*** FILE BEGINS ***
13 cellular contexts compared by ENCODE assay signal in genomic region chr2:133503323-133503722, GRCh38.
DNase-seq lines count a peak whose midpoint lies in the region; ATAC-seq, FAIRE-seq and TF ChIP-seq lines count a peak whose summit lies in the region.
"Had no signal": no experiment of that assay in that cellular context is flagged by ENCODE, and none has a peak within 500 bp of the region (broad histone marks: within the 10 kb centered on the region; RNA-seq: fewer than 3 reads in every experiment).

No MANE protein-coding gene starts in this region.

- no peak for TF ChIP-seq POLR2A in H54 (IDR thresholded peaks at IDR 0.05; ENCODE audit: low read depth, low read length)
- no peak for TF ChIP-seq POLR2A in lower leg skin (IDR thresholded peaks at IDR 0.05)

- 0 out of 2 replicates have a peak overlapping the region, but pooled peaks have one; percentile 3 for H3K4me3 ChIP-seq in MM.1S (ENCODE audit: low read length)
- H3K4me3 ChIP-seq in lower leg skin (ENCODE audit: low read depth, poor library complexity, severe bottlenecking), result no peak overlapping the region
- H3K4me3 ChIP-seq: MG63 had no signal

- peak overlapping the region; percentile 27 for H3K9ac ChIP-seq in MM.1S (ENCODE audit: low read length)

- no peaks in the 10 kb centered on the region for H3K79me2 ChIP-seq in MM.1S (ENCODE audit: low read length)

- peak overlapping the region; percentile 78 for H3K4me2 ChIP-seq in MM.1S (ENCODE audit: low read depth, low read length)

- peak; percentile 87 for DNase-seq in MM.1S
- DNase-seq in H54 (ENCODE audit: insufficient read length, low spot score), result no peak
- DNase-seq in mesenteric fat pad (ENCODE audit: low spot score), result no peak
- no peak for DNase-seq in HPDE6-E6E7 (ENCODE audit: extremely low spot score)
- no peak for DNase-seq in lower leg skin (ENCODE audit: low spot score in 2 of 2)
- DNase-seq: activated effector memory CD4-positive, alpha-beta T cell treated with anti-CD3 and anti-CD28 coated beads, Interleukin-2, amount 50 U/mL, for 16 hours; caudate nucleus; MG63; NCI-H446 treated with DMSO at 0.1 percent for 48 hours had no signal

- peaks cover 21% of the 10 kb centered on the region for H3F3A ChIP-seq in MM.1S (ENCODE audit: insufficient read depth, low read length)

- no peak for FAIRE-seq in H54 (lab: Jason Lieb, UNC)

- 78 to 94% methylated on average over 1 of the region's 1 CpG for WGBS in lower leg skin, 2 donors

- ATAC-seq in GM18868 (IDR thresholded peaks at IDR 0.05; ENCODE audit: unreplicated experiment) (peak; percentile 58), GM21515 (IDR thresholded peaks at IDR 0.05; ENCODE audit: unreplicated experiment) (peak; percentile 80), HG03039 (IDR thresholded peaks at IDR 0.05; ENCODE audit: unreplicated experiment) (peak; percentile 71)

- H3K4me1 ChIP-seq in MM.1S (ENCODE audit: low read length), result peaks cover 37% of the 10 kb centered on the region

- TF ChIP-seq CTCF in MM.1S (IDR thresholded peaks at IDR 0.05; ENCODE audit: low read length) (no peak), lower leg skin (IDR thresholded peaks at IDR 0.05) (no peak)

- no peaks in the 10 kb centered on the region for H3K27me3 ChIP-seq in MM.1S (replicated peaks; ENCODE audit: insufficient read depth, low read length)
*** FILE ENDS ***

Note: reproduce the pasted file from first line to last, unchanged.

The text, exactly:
13 cellular contexts compared by ENCODE assay signal in genomic region chr2:133503323-133503722, GRCh38.
DNase-seq lines count a peak whose midpoint lies in the region; ATAC-seq, FAIRE-seq and TF ChIP-seq lines count a peak whose summit lies in the region.
"Had no signal": no experiment of that assay in that cellular context is flagged by ENCODE, and none has a peak within 500 bp of the region (broad histone marks: within the 10 kb centered on the region; RNA-seq: fewer than 3 reads in every experiment).

No MANE protein-coding gene starts in this region.

- no peak for TF ChIP-seq POLR2A in H54 (IDR thresholded peaks at IDR 0.05; ENCODE audit: low read depth, low read length)
- no peak for TF ChIP-seq POLR2A in lower leg skin (IDR thresholded peaks at IDR 0.05)

- 0 out of 2 replicates have a peak overlapping the region, but pooled peaks have one; percentile 3 for H3K4me3 ChIP-seq in MM.1S (ENCODE audit: low read length)
- H3K4me3 ChIP-seq in lower leg skin (ENCODE audit: low read depth, poor library complexity, severe bottlenecking), result no peak overlapping the region
- H3K4me3 ChIP-seq: MG63 had no signal

- peak overlapping the region; percentile 27 for H3K9ac ChIP-seq in MM.1S (ENCODE audit: low read length)

- no peaks in the 10 kb centered on the region for H3K79me2 ChIP-seq in MM.1S (ENCODE audit: low read length)

- peak overlapping the region; percentile 78 for H3K4me2 ChIP-seq in MM.1S (ENCODE audit: low read depth, low read length)

- peak; percentile 87 for DNase-seq in MM.1S
- DNase-seq in H54 (ENCODE audit: insufficient read length, low spot score), result no peak
- DNase-seq in mesenteric fat pad (ENCODE audit: low spot score), result no peak
- no peak for DNase-seq in HPDE6-E6E7 (ENCODE audit: extremely low spot score)
- no peak for DNase-seq in lower leg skin (ENCODE audit: low spot score in 2 of 2)
- DNase-seq: activated effector memory CD4-positive, alpha-beta T cell treated with anti-CD3 and anti-CD28 coated beads, Interleukin-2, amount 50 U/mL, for 16 hours; caudate nucleus; MG63; NCI-H446 treated with DMSO at 0.1 percent for 48 hours had no signal

- peaks cover 21% of the 10 kb centered on the region for H3F3A ChIP-seq in MM.1S (ENCODE audit: insufficient read depth, low read length)

- no peak for FAIRE-seq in H54 (lab: Jason Lieb, UNC)

- 78 to 94% methylated on average over 1 of the region's 1 CpG for WGBS in lower leg skin, 2 donors

- ATAC-seq in GM18868 (IDR thresholded peaks at IDR 0.05; ENCODE audit: unreplicated experiment) (peak; percentile 58), GM21515 (IDR thresholded peaks at IDR 0.05; ENCODE audit: unreplicated experiment) (peak; percentile 80), HG03039 (IDR thresholded peaks at IDR 0.05; ENCODE audit: unreplicated experiment) (peak; percentile 71)

- H3K4me1 ChIP-seq in MM.1S (ENCODE audit: low read length), result peaks cover 37% of the 10 kb centered on the region

- TF ChIP-seq CTCF in MM.1S (IDR thresholded peaks at IDR 0.05; ENCODE audit: low read length) (no peak), lower leg skin (IDR thresholded peaks at IDR 0.05) (no peak)

- no peaks in the 10 kb centered on the region for H3K27me3 ChIP-seq in MM.1S (replicated peaks; ENCODE audit: insufficient read depth, low read length)